Top Tips to Pick The Best Mattress

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As the key contributor to a good night’s sleep, your mattress is an essential long-term investment. Choosing the best mattress that suits your needs will also prove to have positive repercussions on your health in the long run. Here are some of the most common mattress types to choose from — and a few things to keep in mind when picking your own.

  1. Spring mattresses
    Innerspring mattresses are the most common, providing acceptable support and firmness while being relatively cost-efficient. Generally, the more coils the mattresses contain, the more support they are able to provide. However, their durability is often questionable, and springs may become “squeaky” when worn out. An upgraded alternative to the innerspring mattress is the pocket spring mattress. With each coiled spring in the mattress wrapped in an independent pocket, you can roll over in bed comfortably without your partner being disturbed by your movements — especially ideal for light sleepers.

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    Image courtesy of Haylee

  2. Latex mattresses
    Made from rubber and available in a variety of firmness, latex mattresses can adapt well to your body contours regardless of your sleeping position. Soft and pillowy, this type of mattress lets you gently sink in while offering good back support. A good latex mattress will also absorb moisture and not trap heat, while remaining resistant to dust mites, mould, and mildew. It’s an especially optimal choice for homeowners with allergies.
  3. Memory foam mattresses
    Expensive but highly sought after by homeowners, memory foam mattresses are great for cushioning sore joints and aching muscles, as they mould to your body contours and don’t transfer motion. However, memory foam mattresses tend to retain heat, making them less favourable for Singapore’s weather.

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    Image courtesy of Haylee

  4. Hybrid mattresses
    As their name suggests, hybrid mattresses are a combination of both spring and foam models. Hybrid mattresses are generally capable of providing good support and weight distribution, but without the hefty price tag of foam mattresses.
  5. Air mattresses
    These versatile mattresses allow you to adjust their firmness according to the preferences of you and your partner, making them super ideal for couples.

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    Image courtesy of King Living

Choosing the right mattress

  1. Don’t be shy to try
    Ultimately, it doesn’t matter what materials the mattress is made of, or how expensive and high-quality it may be, if it doesn’t feel comfortable to you when you lie on it at the end of the day. And the only way to gauge if it’s the best mattress for you is to try it. While it may seem embarrassing, you really do have to lie down and give the mattress a good try before sealing the deal. Lie down, give a good stretch, roll over and curl up in your favourite sleep positions to get a sense of the mattress’s overall firmness and comfort.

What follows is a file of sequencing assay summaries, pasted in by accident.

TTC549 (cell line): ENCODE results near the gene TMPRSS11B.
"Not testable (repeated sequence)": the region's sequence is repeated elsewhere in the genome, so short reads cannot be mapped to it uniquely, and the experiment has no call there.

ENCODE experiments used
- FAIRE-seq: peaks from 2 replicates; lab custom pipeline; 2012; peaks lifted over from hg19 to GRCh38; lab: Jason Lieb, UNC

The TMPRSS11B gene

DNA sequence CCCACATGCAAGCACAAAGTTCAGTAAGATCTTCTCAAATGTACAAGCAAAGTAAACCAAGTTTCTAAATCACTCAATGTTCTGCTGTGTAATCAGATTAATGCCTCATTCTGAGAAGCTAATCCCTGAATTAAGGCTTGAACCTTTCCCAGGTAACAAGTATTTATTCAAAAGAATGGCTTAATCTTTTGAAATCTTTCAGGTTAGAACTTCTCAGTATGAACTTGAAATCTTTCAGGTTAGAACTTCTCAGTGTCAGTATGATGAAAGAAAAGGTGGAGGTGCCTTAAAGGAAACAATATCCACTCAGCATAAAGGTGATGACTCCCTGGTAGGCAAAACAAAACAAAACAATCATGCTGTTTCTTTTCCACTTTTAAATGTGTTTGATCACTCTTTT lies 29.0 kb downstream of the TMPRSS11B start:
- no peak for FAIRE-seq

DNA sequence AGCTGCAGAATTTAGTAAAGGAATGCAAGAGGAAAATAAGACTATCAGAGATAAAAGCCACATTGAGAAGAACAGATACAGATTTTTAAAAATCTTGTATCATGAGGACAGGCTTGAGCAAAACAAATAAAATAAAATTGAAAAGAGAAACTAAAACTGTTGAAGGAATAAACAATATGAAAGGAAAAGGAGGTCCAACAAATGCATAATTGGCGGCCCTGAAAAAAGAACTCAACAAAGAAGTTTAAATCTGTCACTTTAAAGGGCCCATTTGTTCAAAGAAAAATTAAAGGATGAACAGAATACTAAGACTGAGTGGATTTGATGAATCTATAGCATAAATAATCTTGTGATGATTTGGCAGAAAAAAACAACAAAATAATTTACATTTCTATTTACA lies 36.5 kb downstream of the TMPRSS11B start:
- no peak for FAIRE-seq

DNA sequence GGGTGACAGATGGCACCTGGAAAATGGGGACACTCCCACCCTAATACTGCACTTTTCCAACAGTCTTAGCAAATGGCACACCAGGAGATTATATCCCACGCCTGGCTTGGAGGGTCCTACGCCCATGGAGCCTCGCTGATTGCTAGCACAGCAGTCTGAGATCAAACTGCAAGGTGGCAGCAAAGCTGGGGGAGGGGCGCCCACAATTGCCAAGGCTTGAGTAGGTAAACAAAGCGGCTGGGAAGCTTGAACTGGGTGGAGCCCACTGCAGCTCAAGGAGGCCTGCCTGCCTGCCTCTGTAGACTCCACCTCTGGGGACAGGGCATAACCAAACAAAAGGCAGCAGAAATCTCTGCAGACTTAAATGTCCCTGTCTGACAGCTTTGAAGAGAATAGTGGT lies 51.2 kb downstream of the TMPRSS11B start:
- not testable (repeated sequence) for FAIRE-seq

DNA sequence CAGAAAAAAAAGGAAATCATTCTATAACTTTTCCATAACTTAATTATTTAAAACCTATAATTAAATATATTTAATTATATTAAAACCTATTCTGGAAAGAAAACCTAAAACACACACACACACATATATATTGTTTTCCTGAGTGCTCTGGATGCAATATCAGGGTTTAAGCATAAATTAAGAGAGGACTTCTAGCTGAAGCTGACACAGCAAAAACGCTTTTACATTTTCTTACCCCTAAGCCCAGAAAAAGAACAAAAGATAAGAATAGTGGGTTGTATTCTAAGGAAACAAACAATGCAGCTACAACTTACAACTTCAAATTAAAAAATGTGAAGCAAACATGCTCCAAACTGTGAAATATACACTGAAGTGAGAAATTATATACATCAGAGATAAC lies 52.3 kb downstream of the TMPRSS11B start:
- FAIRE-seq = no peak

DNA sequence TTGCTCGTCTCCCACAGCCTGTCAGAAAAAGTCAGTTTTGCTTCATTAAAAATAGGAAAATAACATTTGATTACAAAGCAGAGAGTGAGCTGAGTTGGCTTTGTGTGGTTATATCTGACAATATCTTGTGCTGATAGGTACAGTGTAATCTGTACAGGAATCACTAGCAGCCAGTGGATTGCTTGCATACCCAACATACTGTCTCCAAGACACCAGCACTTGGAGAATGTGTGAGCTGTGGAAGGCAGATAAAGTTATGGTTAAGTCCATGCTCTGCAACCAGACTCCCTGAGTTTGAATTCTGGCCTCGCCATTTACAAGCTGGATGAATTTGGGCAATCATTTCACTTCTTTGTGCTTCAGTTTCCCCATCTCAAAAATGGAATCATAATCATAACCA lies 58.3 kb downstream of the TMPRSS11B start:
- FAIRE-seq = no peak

2. The size is right
    Consider the length, width, and depth of the mattress. Not only should it fit your bed frame and room size, it must also be able to accommodate the height of you and your partner, as well as give both of you enough space to sleep comfortably. You can refer to these general universal dimensions when shopping for your mattress: Single 190cm x 91cm, Queen 190cm x 152cm, King 190cm x 182cm.

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    Image courtesy of European Bedding

  3. All firmed up
    There are no fixed standards when it comes to measuring the firmness of mattresses, and they generally tend to vary according to the mattress brands. However, it is important to make sure that the mattress you buy is not overly firm or too soft.A too-firm mattress will make you feel like you’re sleeping on a flat surface, with your entire body being supported by only two pressure points — the head and hips. This can strain your neck and back tremendously, resulting in sores and pains when you wake up. Conversely, a mattress that is too soft may be comfortable but harmful in the long run. A way to tell if your mattress is too soft is if it sags when you lie on it. Your hips will tend to sink in deeper than the rest of your body, resulting in your spine having to strain to accommodate this comfort.The best mattress will be one that can provide support, but not at the expanse of health and comfort. When lying down, your entire body should be sufficiently supported, with your head and hips cradled in the mattress, and the rest of your body well propped up.

This was adapted from an article originally published in the 2020 issue of Key To Your Home. Featured image courtesy of King Living.

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